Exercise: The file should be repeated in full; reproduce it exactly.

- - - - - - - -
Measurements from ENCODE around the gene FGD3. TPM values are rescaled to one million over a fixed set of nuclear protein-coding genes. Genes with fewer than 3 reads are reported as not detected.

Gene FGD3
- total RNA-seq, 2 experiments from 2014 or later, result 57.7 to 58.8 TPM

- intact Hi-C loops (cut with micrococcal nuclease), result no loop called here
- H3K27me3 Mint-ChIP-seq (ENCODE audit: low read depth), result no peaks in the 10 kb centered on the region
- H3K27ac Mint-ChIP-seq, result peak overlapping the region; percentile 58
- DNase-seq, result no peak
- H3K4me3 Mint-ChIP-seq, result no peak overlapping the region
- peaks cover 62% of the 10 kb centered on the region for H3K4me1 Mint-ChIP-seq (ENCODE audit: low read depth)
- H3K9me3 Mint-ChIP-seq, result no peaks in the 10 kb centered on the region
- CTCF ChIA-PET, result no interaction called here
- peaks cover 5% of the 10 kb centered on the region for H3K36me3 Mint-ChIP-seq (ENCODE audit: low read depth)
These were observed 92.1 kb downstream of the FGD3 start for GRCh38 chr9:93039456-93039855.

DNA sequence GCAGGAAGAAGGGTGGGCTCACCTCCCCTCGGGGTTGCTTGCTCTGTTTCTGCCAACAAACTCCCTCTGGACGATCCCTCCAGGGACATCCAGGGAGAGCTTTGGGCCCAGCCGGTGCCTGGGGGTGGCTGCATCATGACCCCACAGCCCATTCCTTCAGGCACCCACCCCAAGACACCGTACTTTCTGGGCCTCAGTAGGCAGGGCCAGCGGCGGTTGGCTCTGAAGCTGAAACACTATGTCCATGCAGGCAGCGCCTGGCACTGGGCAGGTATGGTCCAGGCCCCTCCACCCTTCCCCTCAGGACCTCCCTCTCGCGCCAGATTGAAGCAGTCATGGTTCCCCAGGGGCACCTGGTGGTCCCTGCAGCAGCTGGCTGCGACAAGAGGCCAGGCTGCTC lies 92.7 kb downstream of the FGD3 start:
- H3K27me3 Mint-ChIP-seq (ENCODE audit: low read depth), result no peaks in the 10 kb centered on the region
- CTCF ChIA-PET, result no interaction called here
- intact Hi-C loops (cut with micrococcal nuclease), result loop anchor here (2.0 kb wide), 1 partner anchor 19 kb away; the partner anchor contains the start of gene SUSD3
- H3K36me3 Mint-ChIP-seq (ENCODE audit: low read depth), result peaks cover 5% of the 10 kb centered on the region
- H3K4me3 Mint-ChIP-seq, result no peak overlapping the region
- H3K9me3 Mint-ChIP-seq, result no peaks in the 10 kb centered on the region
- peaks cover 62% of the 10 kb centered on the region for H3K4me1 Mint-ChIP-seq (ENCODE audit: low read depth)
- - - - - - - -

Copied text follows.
Measurements from ENCODE around the gene FGD3. TPM values are rescaled to one million over a fixed set of nuclear protein-coding genes. Genes with fewer than 3 reads are reported as not detected.

Gene FGD3
- total RNA-seq, 2 experiments from 2014 or later, result 57.7 to 58.8 TPM

- intact Hi-C loops (cut with micrococcal nuclease), result no loop called here
- H3K27me3 Mint-ChIP-seq (ENCODE audit: low read depth), result no peaks in the 10 kb centered on the region
- H3K27ac Mint-ChIP-seq, result peak overlapping the region; percentile 58
- DNase-seq, result no peak
- H3K4me3 Mint-ChIP-seq, result no peak overlapping the region
- peaks cover 62% of the 10 kb centered on the region for H3K4me1 Mint-ChIP-seq (ENCODE audit: low read depth)
- H3K9me3 Mint-ChIP-seq, result no peaks in the 10 kb centered on the region
- CTCF ChIA-PET, result no interaction called here
- peaks cover 5% of the 10 kb centered on the region for H3K36me3 Mint-ChIP-seq (ENCODE audit: low read depth)
These were observed 92.1 kb downstream of the FGD3 start for GRCh38 chr9:93039456-93039855.

DNA sequence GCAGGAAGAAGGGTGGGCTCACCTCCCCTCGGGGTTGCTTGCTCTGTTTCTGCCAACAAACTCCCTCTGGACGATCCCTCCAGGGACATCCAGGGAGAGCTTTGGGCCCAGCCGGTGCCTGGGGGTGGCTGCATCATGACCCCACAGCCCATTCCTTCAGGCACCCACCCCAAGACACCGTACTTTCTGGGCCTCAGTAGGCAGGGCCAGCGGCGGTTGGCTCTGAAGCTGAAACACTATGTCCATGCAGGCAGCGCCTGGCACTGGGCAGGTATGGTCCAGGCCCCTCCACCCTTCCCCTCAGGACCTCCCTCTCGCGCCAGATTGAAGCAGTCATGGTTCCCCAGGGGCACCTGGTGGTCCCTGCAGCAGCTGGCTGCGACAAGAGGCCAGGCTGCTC lies 92.7 kb downstream of the FGD3 start:
- H3K27me3 Mint-ChIP-seq (ENCODE audit: low read depth), result no peaks in the 10 kb centered on the region
- CTCF ChIA-PET, result no interaction called here
- intact Hi-C loops (cut with micrococcal nuclease), result loop anchor here (2.0 kb wide), 1 partner anchor 19 kb away; the partner anchor contains the start of gene SUSD3
- H3K36me3 Mint-ChIP-seq (ENCODE audit: low read depth), result peaks cover 5% of the 10 kb centered on the region
- H3K4me3 Mint-ChIP-seq, result no peak overlapping the region
- H3K9me3 Mint-ChIP-seq, result no peaks in the 10 kb centered on the region
- peaks cover 62% of the 10 kb centered on the region for H3K4me1 Mint-ChIP-seq (ENCODE audit: low read depth)